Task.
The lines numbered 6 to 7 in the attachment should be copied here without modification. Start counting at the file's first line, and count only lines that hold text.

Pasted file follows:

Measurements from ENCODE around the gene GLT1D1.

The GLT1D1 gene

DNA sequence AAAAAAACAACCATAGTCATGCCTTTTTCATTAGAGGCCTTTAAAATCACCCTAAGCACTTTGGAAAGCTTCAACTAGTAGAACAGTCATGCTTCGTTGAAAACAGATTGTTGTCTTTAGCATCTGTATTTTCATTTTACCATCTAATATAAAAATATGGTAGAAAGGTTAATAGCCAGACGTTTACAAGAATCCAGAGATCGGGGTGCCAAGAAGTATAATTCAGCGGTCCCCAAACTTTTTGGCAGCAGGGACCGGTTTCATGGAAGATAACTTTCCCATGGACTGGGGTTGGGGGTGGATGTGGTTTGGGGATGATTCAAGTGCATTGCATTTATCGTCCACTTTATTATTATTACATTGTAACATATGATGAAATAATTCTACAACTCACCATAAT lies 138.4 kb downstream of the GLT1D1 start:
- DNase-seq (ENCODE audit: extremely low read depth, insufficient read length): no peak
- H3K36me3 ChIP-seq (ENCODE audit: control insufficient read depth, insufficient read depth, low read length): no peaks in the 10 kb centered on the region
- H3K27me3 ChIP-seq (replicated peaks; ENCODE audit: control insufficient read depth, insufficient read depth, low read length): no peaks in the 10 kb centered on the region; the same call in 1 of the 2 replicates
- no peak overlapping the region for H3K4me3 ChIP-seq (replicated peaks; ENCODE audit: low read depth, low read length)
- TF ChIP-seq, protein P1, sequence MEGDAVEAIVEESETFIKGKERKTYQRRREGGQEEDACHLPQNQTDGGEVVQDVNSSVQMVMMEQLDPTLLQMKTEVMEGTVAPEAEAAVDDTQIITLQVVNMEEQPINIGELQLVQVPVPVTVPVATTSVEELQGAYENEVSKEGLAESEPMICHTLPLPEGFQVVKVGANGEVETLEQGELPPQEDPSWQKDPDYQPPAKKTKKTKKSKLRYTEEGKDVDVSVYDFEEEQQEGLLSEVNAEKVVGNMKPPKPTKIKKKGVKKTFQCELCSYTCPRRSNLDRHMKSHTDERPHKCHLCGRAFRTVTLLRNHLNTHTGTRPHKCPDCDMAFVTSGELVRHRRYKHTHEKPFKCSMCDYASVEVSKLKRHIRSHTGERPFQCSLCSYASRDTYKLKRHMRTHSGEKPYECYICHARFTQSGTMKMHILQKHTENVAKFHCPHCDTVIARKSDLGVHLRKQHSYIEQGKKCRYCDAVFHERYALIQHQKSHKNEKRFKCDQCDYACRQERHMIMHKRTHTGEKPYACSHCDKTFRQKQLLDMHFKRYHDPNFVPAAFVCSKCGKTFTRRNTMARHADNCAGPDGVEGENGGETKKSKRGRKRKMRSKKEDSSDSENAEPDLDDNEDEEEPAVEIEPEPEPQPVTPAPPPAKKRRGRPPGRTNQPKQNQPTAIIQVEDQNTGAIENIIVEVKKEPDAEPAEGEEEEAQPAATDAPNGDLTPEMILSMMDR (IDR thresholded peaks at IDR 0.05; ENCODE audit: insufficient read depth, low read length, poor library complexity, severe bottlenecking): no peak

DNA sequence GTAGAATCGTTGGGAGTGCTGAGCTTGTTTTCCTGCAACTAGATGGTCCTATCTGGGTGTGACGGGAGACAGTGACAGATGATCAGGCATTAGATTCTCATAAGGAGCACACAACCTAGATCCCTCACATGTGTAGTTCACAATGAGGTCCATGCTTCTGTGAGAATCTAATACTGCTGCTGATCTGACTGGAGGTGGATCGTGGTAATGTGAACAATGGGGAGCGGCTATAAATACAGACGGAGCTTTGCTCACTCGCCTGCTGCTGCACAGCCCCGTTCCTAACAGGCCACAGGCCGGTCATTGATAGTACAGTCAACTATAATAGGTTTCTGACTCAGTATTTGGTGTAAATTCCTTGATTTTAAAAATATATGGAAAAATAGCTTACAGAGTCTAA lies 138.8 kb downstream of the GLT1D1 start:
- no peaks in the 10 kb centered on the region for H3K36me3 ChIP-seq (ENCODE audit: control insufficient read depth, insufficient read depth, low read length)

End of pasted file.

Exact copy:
- H3K27me3 ChIP-seq (replicated peaks; ENCODE audit: control insufficient read depth, insufficient read depth, low read length): no peaks in the 10 kb centered on the region; the same call in 1 of the 2 replicates
- no peak overlapping the region for H3K4me3 ChIP-seq (replicated peaks; ENCODE audit: low read depth, low read length)